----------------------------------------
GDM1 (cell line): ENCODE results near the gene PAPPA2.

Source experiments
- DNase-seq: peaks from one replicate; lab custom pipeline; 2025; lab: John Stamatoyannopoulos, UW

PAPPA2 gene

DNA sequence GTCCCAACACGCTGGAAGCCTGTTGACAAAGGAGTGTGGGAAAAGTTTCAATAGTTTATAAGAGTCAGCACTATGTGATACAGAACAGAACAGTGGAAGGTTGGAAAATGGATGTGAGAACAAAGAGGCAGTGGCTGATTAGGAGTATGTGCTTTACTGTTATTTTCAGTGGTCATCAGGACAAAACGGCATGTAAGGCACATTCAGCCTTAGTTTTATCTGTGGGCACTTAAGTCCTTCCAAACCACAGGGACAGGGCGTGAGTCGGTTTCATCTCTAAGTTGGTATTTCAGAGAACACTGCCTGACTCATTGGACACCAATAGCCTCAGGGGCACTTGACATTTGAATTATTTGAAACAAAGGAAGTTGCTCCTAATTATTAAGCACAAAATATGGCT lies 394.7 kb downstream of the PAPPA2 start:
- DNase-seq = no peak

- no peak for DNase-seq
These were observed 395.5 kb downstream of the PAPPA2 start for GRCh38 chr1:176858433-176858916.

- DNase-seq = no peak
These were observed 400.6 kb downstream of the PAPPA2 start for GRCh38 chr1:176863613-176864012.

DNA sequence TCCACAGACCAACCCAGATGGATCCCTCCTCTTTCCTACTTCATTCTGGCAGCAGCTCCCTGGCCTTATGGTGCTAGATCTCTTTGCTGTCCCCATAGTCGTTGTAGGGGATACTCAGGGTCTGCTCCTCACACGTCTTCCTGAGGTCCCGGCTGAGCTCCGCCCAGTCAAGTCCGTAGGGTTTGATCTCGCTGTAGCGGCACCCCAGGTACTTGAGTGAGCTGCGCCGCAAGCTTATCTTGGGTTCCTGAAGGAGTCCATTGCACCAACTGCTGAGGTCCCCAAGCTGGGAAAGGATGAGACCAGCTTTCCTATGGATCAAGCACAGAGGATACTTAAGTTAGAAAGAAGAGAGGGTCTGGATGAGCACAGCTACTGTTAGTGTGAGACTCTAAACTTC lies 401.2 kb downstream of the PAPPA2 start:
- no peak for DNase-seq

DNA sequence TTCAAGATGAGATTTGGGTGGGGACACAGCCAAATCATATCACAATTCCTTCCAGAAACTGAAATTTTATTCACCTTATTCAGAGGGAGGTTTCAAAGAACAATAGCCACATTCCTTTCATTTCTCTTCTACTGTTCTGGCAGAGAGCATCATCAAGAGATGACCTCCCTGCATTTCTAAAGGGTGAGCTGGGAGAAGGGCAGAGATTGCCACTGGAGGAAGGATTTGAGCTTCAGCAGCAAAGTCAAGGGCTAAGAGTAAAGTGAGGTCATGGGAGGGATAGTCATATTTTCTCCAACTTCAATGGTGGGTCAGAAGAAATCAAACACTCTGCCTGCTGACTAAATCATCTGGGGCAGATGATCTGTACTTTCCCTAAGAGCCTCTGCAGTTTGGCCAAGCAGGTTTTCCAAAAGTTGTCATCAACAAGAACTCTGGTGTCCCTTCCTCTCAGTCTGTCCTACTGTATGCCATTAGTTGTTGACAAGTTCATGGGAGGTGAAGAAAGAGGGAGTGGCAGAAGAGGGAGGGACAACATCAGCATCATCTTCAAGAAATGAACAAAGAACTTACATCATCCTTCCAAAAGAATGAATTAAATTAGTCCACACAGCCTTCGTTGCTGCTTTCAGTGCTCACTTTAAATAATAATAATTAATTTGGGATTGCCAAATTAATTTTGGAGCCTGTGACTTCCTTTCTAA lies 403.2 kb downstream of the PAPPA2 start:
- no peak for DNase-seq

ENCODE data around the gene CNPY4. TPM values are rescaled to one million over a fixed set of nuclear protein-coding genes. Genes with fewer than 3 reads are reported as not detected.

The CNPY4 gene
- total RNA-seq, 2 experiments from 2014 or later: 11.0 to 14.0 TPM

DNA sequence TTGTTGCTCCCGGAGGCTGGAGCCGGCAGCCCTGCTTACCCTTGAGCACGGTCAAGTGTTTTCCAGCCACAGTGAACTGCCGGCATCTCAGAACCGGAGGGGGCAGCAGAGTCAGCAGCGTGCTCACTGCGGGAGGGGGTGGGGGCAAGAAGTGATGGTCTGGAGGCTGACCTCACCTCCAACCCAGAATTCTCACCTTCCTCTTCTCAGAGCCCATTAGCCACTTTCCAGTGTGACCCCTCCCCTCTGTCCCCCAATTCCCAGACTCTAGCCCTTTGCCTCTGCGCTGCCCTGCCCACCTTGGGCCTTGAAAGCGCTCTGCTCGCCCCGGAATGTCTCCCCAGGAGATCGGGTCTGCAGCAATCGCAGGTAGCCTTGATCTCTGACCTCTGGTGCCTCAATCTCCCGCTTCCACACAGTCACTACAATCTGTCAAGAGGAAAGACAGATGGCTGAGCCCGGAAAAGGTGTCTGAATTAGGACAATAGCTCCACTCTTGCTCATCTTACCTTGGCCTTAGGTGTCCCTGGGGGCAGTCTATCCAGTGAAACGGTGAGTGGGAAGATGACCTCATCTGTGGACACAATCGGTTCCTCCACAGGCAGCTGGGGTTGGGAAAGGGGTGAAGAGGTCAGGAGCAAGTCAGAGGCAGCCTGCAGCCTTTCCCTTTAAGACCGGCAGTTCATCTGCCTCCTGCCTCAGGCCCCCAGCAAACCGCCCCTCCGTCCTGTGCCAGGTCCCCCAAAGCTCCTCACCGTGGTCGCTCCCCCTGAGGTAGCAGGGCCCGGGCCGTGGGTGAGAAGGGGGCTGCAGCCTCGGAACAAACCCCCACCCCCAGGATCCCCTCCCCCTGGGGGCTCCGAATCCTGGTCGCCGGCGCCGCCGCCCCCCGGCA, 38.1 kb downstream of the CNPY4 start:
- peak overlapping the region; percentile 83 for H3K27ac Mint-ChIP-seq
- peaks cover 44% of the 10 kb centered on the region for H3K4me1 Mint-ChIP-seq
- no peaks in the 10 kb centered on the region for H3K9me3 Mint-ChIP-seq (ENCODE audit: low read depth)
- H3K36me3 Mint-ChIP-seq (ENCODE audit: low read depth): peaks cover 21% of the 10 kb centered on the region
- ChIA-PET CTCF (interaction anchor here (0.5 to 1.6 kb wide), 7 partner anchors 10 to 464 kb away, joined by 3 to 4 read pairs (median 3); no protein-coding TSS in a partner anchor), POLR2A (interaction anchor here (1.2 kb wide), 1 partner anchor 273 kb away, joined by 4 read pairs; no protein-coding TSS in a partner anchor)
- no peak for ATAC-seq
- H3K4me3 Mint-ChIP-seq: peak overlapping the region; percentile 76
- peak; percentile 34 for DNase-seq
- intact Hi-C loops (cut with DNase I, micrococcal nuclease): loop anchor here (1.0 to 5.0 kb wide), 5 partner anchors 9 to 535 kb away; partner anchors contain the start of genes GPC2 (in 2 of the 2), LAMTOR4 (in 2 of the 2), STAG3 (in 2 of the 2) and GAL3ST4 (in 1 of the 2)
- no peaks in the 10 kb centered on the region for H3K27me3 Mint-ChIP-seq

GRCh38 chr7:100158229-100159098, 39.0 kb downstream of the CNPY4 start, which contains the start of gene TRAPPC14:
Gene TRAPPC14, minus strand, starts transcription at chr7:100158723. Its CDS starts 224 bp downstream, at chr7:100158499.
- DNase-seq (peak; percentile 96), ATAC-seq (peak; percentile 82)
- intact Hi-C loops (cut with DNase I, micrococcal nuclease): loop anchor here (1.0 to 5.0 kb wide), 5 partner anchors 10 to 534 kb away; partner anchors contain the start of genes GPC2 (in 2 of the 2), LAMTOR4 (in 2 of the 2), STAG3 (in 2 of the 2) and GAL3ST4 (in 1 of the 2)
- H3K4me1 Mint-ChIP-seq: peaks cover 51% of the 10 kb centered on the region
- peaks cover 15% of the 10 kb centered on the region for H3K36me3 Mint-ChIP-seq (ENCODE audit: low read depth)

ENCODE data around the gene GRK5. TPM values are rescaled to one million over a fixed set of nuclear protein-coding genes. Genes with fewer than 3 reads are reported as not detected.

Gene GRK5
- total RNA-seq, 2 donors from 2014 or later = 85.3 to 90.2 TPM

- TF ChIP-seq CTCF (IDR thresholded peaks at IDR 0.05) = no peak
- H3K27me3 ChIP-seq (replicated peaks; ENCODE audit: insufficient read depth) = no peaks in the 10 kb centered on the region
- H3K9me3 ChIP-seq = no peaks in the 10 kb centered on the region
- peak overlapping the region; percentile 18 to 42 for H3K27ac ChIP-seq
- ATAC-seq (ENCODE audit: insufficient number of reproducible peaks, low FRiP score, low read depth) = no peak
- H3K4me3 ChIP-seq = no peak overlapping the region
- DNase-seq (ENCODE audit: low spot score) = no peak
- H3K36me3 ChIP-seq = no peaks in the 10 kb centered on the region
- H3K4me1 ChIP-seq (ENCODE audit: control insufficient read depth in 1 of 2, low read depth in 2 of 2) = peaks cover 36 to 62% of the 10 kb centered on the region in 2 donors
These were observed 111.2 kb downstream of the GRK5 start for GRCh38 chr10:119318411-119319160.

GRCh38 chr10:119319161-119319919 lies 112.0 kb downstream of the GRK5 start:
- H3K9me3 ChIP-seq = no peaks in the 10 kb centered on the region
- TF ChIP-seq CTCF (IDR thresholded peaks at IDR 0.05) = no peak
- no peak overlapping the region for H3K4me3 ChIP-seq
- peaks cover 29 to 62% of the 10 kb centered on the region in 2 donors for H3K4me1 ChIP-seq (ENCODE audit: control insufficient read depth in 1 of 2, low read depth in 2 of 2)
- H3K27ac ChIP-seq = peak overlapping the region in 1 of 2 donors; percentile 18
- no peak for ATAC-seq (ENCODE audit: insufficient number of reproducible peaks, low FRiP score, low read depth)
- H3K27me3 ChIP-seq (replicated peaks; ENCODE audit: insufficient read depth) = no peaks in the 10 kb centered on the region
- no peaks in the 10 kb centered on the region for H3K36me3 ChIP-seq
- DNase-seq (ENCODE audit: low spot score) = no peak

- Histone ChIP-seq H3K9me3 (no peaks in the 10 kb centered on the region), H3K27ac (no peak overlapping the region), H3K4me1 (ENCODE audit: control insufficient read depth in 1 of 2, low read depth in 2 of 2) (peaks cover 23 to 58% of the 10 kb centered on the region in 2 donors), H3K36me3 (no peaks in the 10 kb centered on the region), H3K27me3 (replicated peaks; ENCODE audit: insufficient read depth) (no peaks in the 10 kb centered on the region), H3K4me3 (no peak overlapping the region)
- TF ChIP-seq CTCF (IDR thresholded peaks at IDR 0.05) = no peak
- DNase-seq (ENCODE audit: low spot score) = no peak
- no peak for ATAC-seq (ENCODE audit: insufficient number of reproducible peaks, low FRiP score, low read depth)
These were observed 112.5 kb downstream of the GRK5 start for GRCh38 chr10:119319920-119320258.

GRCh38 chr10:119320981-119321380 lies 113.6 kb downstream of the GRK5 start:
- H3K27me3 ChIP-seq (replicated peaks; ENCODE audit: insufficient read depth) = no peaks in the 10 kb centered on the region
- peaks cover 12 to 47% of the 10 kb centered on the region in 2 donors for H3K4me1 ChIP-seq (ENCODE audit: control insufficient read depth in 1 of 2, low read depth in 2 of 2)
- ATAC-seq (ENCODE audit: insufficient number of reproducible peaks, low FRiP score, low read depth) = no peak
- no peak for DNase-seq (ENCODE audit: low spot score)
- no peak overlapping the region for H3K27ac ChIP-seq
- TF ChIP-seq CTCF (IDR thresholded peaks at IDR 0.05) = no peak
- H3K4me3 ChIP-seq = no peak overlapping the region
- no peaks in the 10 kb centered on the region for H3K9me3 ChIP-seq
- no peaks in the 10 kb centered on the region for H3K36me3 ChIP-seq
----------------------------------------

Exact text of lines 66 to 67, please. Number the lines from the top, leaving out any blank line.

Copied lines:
- ATAC-seq (ENCODE audit: insufficient number of reproducible peaks, low FRiP score, low read depth) = no peak
- no peak for DNase-seq (ENCODE audit: low spot score)